With colleagues in the Treasury, we are committed to championing export opportunities for our world-class financial services sector. We have done this through targeted export campaigns supporting specific UK financial services, as well as through signing ambitious free trade agreements that are reducing market access barriers and opening new doors for great British businesses to sell their services worldwide.
Financial services are so important to our economy, providing high-paid jobs and earning a substantial amount of revenue. We have done really well on our trade deals and it is vital that financial services are an important factor when we secure them. Will the Minister assure me that that is first and foremost in the Government’s mind?
We share my hon. Friend’s ambition to ensure that the UK remains a global hub for services and digital trade, which is why we are striking a series of advanced, high-standard FTAs with leading nations around the world. We have already made progress: our FTA with Japan provides greater benefits for financial services than the EU-Japan FTA, and includes provisions to ban unjustified data localisation and to support regulatory co-operation. Our recently signed FTA with Australia also includes an ambitious financial services chapter that will enable businesses to build on the £800 million-worth of financial services exported to Australia in 2020. So, Mr Speaker, the answer is yes.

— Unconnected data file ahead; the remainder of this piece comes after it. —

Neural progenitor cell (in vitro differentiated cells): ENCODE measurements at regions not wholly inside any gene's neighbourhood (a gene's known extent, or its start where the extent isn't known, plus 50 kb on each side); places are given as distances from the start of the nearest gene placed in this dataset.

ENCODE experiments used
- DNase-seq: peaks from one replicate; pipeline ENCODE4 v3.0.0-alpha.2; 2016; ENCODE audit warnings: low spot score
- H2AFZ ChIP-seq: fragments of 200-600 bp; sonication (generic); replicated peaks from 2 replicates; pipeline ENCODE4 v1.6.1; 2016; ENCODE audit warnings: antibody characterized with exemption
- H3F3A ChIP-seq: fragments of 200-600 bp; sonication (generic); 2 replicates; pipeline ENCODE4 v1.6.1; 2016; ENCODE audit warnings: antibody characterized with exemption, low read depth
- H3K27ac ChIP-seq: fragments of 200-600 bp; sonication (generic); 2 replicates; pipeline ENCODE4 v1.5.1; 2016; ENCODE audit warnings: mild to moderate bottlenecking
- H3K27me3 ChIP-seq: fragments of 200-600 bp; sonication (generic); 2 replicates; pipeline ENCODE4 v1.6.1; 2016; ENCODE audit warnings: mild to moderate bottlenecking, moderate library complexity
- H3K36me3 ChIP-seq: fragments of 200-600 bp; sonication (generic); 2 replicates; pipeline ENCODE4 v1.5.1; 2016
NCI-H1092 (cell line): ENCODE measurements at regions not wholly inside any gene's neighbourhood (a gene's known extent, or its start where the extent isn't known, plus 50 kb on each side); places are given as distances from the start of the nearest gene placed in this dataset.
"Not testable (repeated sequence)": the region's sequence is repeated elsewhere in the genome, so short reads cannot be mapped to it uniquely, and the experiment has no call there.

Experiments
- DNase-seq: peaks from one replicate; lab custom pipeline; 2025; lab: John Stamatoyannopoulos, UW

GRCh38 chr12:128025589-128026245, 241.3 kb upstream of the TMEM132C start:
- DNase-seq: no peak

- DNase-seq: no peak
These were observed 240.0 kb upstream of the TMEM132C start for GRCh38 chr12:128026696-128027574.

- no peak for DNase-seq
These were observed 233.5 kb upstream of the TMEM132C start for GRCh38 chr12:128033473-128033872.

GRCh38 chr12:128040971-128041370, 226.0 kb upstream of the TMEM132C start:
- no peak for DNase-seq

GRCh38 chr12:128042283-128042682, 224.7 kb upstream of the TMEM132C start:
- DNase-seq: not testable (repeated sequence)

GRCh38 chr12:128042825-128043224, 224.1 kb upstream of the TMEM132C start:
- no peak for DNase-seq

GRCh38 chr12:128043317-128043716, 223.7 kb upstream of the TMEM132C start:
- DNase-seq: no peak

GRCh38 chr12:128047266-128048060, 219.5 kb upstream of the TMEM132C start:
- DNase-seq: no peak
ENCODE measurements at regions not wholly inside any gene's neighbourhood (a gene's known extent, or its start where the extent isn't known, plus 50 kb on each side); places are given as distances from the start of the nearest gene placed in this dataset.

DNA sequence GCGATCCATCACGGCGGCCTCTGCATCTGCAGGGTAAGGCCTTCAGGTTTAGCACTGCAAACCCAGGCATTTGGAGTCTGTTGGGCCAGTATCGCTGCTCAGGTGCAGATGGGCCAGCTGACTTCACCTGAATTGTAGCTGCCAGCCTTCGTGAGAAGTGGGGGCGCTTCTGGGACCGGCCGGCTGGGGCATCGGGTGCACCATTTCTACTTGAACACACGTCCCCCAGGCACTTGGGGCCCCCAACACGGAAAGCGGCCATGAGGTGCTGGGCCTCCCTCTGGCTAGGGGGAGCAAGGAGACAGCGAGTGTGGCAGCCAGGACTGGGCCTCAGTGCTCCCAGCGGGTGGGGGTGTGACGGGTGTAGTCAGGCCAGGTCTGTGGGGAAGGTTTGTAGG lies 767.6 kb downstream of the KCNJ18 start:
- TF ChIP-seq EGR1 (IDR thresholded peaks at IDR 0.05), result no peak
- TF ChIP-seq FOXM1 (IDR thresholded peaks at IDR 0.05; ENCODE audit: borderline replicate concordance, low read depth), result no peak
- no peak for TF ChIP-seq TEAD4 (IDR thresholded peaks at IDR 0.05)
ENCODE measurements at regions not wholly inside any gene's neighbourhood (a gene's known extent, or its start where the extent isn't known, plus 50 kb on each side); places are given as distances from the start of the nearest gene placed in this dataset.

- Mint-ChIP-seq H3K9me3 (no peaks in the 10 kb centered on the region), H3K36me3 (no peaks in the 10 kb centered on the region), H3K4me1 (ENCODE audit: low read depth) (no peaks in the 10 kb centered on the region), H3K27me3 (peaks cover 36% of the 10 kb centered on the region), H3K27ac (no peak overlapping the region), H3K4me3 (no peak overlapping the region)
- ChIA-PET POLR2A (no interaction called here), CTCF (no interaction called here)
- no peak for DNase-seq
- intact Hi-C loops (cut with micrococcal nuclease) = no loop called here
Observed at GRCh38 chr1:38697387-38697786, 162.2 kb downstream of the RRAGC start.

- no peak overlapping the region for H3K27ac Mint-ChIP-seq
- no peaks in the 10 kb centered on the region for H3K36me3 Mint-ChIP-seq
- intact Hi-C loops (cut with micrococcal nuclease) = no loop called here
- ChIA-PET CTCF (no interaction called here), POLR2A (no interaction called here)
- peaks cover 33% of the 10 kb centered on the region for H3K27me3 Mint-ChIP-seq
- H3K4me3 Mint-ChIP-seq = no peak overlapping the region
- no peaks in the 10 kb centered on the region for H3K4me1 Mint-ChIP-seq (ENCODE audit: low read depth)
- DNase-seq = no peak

Financial services account for more than 10% of our total tax take and are responsible for more than 1 million jobs throughout the country. Financial services are important not only to my constituents in Kensington but to Scotland, including Edinburgh, Aberdeen and Glasgow, and to Newcastle, Leeds, Bristol and Chelmsford. Does my hon. Friend agree that financial services need to be priorities in all future trade agreements to secure best market access?
We are absolutely committed to prioritising British financial services in FTAs. I am sure that my hon. Friend, as the Government’s trade envoy to Iceland and Norway—a role that she fulfils with her usual vigour—will be pleased to see our commitment in practice in the UK’s recently signed FTA with Norway, Iceland and Lichtenstein, which benefits financial services.
Office for National Statistics data shows that services trade with the European Union is down 28%—the Minister neglected to mention that in his long response. So could he say where we are in terms of negotiations with the EU on equivalence for our financial sector?